On Conformity: (Not) Fitting In
A Lot Like Me…
Today, I’m taking issue with something called conformity. Conformity is defined as the compliance with conventions, rules or laws, according to the Concise Oxford English Dictionary.
To conform is to behave according to social convention, and a conformist is a person who conforms.
My whole life, I have been anything but a conformist. True, I was raised properly, and not neglected and ignored like many kids are, and therefore I didn’t resort to drugs to deal with things or as a cry for attention.
I was disliked for the most part by many people in school, because I didn’t "fit in".
Often this phenomenon is just dismissed as paranoia on the part of the person experiencing it, but I remember once when a friend of mine left the school I was attending. When I phoned him to talk about it, he replied that he felt as though he didn’t fit in at that school.
On the other side, one of the supposedly "cool" kids asked me one day, “Where is Johnny lately?”
I foolishly replied, “He left school because he felt as though he didn’t fit in.”
“Too right,” he said.
I knew that I should have bitten my tongue and not given away that information as it was kind of private, but when someone confronts you about something and you’re not prepared for it, it happens. I mean, why the hell would this kid care about my friend? He had never shown so much as an inkling of interest in him before. They never even talked.
I experienced this same sort of thing when I was at school. A lot of people wouldn’t talk to me, or even acknowledge that I was there. If I happened to speak to them for whatever reason, I was just ignored. And if someone did reply, it was usually less than kind.
I couldn’t really get my head around it. They were rude, arrogant and insensitive, and yet I was the one who was in the wrong. I was the one who wasn’t accepted because I was the opposite of those qualities.
"I wouldn’t say that I’m arrogant. I know that it’s just not worth the effort."
When I was in my teens, I started reading a few local magazines that dealt with issues that touched on these matters. Whether it was someone writing a letter in, talking about them or perhaps a columnist was giving out advice.
The advice was "to be yourself or nobody else will want to".
In the definitions at the beginning of the article, the word convention is thrown around a lot. The synonym for the noun conformity is convention. Convention means, ‘a way in which something is usually done.”
You know that saying: “That’s just the way it is.”
I’ve always hated it when people say that, because I view it as a total defeatist attitude. I’m anything but an optimist, but I hate it when people don’t have a backbone and they don’t stand up for what they feel is right or even say what’s really on their minds. And they're too afraid of being alone; without friends, to do things differently.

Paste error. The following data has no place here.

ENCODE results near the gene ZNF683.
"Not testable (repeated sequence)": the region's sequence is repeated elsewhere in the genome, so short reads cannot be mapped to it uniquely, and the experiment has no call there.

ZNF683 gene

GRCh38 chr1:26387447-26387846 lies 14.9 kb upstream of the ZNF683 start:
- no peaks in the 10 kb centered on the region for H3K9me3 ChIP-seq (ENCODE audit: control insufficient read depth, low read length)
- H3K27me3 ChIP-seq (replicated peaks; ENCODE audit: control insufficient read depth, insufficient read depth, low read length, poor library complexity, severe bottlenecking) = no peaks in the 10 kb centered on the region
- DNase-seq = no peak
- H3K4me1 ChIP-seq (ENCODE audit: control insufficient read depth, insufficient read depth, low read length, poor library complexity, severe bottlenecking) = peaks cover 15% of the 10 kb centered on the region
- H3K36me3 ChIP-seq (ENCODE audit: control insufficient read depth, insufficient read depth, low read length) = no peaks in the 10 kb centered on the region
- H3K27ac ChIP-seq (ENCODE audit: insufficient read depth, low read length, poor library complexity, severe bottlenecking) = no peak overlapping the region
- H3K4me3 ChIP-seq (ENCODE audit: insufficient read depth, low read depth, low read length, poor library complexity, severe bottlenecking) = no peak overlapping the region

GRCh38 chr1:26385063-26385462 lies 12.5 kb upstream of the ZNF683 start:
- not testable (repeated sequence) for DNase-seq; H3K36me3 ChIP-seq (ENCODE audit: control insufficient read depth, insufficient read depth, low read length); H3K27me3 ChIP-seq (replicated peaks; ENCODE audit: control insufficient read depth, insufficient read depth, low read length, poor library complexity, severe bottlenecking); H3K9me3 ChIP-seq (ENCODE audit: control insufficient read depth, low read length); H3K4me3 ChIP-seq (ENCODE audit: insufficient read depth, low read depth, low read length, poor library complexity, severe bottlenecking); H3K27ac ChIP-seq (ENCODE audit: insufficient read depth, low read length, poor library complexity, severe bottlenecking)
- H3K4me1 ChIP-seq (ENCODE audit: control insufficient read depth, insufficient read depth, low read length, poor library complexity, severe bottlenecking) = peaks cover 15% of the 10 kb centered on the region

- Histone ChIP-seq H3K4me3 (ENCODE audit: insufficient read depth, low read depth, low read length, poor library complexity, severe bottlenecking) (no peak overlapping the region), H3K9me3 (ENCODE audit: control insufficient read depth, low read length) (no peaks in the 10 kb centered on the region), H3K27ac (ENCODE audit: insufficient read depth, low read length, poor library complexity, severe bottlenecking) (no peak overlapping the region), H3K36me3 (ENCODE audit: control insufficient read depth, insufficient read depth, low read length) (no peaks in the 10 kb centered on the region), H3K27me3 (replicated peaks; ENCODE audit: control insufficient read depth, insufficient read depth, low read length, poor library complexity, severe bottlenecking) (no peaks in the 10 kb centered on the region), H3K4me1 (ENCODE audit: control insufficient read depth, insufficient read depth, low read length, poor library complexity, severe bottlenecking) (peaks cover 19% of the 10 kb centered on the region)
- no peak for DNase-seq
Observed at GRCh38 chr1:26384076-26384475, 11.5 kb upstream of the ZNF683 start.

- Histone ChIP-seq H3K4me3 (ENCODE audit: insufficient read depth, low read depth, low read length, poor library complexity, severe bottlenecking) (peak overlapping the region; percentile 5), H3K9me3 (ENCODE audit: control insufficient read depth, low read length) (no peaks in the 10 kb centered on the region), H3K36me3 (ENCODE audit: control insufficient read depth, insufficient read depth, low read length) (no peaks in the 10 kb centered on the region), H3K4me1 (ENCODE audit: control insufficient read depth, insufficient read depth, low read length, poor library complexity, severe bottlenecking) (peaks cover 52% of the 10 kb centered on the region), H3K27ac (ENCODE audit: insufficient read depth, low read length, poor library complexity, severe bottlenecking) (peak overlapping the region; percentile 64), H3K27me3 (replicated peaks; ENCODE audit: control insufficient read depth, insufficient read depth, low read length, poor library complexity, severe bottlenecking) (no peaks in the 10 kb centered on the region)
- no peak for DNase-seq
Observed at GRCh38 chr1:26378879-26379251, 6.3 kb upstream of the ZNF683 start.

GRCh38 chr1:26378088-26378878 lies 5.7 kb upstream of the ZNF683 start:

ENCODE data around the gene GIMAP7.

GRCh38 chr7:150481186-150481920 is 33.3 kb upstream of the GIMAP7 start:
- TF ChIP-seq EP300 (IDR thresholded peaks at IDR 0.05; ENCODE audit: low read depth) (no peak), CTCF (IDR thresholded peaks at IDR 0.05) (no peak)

Right since those days when I read those magazines, I’ve always made sure to make my voice heard, and to show people when I didn’t agree with something they said or did. I also happen to write a lot about things on my mind as well.
Now I revel in my rebelliousness. I like my differences, and I exhibit my talents. I throw up a big middle finger to anyone and everyone who doesn’t like me or the things I do. Now I’m probably viewed as the one who is arrogant. I can tell you though, I’ve never felt so free.
I’ve always admired people who did things their own way, and they didn’t care what others thought, whether it was cool or not; whether it was socially acceptable.
I’ve always liked the actor John Cleese, not just because he was funny, but because according to close friends, "he never wanted to be liked, and it gave him a fascinatingly arrogant freedom". He even famously declined a peerage. I like the sound of that, because I feel the same way. If I had to examine myself, I wouldn’t say that I’m arrogant, and I wouldn’t say that John is either. He, like I, probably knows that it’s just not worth the effort.
Calling someone arrogant is almost the same as the old race card. Whenever someone does something and it just so happens to offend someone of a different culture, who just so happens to take it completely out of context, it’s called racist.
When you get to know someone better, you may find out why they are the way they are. There may be a reason deep inside perhaps, why they do things differently, or why they don’t go certain places or hang out with certain people. People are always so quick to judge, and of course, they don’t like anything or anyone that’s different. What I think is such a shame though, is that it’s our right to be whoever we want to be, and do whatever we want to do, within reason. I’m not saying it’s okay to gear up and wreak havoc upon the whole city and kill people, but we can take control over what we are and what we do, like hobbies or work that we do.
Do you think that if God, or whoever or whatever made us, wanted us to all be the same, that he or she would give us all different abilities, talents, physical appearances and the gift of free thought? We're not the same, so why do we try so hard to be?
It’s even a law that we shall all have the right of free speech - not that we all have to say and do the same thing.
I’ve read many an article or blog about "fitting in" and being accepted socially, but you know, at the end of the day, I am who I am, and I like it; I’ll never change. People never liked me no matter what I did, so screw 'em. I might as well do as I please.
"You can't please everyone so you gotta please yourself."— Ricky Nelson
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© 2009 Anti-Valentine
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